This Jewelry Line Teaches Guatemalan Women How to Become Entrepreneurs
Matilde Garcia pulls colorful beads onto a thread as she completes another bracelet. “This experience has taught me so much and made me very happy,” she says.
Garcia, a mother from a small village in Guatemala, began making jewelry nine years ago as part of a social enterprise brand, Wakami. Before this opportunity, she couldn’t find work that would allow her time to also care for her family, and her various salaries were never enough to keep food on the table.
Wakami began in 2006 to help artisans, 90 percent of whom are women from rural communities in Guatemala, generate income by expanding their markets.
“It all started with a dream of working with women living in rural communities, to improve their quality of life,” says founder Maria Pacheco, who also founded the social company behind the jewelry brand Kiej de los Bosques. The company helps women form a small business, create Wakami products, and hire and train other women to join their business; the company then exports the products to more than 14 countries. There are 17 small businesses in Guatemala producing for the Wakami brand.
The brand empowers women by teaching them entrepreneurship and life skills. For example, rather than just providing the materials, women must travel to the capital to choose and pick up their own supplies. Before becoming a Wakami designer, women are trained by a technician in their native language about the newest techniques and trends in jewelry design. These accessories represent their Guatemalan culture and values.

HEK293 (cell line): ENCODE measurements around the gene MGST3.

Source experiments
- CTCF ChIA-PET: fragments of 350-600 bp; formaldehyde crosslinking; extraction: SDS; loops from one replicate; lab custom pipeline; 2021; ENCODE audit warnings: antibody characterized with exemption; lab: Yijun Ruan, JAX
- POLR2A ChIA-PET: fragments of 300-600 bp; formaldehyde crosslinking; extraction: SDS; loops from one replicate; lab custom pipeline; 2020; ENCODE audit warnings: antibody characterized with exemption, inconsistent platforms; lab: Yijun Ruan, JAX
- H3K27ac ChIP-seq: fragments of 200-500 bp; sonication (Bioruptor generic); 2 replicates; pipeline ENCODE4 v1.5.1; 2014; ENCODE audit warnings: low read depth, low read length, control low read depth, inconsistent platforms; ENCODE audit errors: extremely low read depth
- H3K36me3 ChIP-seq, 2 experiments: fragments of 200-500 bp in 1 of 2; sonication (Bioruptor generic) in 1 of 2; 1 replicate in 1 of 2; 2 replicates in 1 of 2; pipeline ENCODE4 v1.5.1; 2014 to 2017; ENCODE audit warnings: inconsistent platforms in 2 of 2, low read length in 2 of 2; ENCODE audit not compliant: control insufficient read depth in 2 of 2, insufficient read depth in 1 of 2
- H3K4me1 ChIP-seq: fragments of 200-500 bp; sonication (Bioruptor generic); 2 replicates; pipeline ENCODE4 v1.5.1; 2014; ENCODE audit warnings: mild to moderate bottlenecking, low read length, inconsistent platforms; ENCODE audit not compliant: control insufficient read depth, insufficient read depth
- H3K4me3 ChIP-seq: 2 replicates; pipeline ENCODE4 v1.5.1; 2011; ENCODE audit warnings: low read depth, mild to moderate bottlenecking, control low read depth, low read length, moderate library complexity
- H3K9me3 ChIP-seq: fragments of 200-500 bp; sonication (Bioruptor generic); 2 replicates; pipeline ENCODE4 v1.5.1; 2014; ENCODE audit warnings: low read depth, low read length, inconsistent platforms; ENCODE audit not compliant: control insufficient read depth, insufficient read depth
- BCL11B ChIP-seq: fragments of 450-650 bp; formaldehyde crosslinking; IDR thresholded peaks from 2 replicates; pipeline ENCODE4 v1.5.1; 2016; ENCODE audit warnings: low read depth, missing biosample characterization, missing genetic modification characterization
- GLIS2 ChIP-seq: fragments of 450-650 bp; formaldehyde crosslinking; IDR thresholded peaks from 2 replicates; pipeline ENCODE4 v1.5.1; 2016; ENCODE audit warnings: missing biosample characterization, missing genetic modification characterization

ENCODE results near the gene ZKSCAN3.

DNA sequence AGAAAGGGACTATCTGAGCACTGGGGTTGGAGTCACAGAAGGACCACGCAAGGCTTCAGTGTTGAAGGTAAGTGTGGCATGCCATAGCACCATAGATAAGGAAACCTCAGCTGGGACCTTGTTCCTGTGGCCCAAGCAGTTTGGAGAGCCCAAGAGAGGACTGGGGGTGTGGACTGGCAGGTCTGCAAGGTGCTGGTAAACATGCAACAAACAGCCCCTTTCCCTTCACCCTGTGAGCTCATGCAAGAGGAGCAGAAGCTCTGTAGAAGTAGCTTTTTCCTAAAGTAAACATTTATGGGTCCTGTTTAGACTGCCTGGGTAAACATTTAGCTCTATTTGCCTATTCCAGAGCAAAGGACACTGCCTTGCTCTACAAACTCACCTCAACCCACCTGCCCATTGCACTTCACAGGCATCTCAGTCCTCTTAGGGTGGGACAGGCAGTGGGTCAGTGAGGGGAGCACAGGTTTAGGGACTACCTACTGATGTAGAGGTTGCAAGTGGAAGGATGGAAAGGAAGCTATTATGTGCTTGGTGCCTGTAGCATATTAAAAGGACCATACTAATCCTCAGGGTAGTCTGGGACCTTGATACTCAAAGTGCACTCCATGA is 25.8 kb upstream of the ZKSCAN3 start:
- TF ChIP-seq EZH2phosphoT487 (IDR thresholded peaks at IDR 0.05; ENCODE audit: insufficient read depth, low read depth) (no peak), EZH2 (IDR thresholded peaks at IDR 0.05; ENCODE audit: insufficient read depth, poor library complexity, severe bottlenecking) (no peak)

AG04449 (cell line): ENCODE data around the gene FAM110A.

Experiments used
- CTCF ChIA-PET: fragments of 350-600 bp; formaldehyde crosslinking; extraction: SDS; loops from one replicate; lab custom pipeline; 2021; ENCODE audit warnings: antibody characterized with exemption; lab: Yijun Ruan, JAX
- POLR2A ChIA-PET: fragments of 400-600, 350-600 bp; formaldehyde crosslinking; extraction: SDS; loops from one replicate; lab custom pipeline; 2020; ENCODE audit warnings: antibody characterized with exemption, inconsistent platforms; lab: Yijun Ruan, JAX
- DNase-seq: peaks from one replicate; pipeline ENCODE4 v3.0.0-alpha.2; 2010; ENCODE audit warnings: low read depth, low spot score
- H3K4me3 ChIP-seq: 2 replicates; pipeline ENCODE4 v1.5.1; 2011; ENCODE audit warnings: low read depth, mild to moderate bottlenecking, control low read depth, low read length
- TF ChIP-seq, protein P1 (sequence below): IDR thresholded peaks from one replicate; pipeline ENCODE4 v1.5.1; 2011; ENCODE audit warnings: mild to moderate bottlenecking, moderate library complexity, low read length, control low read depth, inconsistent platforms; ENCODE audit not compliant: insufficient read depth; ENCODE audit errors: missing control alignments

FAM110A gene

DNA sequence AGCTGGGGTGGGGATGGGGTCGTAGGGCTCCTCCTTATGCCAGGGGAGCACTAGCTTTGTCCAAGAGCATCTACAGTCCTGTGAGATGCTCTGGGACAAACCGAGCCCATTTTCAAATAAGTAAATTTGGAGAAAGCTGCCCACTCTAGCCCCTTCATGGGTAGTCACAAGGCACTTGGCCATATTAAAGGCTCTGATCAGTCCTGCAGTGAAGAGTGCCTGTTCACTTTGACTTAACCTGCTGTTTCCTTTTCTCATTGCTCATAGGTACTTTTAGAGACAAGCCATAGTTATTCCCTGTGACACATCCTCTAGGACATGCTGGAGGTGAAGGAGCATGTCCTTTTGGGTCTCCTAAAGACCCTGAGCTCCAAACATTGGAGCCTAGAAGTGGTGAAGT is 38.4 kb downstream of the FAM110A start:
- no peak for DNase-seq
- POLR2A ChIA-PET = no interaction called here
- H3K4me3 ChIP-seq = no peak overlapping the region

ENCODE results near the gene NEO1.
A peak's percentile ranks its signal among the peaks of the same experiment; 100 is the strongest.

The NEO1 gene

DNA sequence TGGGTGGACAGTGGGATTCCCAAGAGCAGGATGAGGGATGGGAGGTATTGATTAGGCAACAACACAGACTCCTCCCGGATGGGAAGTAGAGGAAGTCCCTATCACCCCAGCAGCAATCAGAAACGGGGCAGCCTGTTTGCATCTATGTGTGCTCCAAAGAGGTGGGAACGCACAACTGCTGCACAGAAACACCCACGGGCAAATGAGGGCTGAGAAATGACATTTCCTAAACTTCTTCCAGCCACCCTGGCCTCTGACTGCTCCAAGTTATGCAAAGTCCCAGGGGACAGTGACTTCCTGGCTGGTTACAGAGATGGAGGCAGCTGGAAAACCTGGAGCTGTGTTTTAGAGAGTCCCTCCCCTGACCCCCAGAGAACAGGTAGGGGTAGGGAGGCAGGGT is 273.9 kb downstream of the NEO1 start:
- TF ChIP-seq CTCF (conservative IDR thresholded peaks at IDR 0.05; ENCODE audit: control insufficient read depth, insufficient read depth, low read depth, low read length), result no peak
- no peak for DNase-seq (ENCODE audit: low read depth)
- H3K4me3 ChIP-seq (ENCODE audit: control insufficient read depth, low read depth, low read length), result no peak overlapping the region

Once a small business owner is generating income, she is provided with a smart investment platform that helps improve her family’s quality of life through clean water, housing, nutrition, and education.
In the time that she has worked creating Wakami products, Garcia says she has learned a lot, both personally and professionally. She is now managing 30 other mothers who create jewelry with her. Garcia travels once a week to Guatemala City to obtain the materials needed for the creations of the jewelry, then brings them to her community of San Lorenzo, Sacatepequez, so that the group can fulfill its work orders. She says at first she was afraid of going to the city and leaving the house without her husband, but she has gained confidence and self-respect through this program.
“I feel proud because I have improved the quality of life for my family, and I never dreamed my work would be seen in other countries,” Garcia says.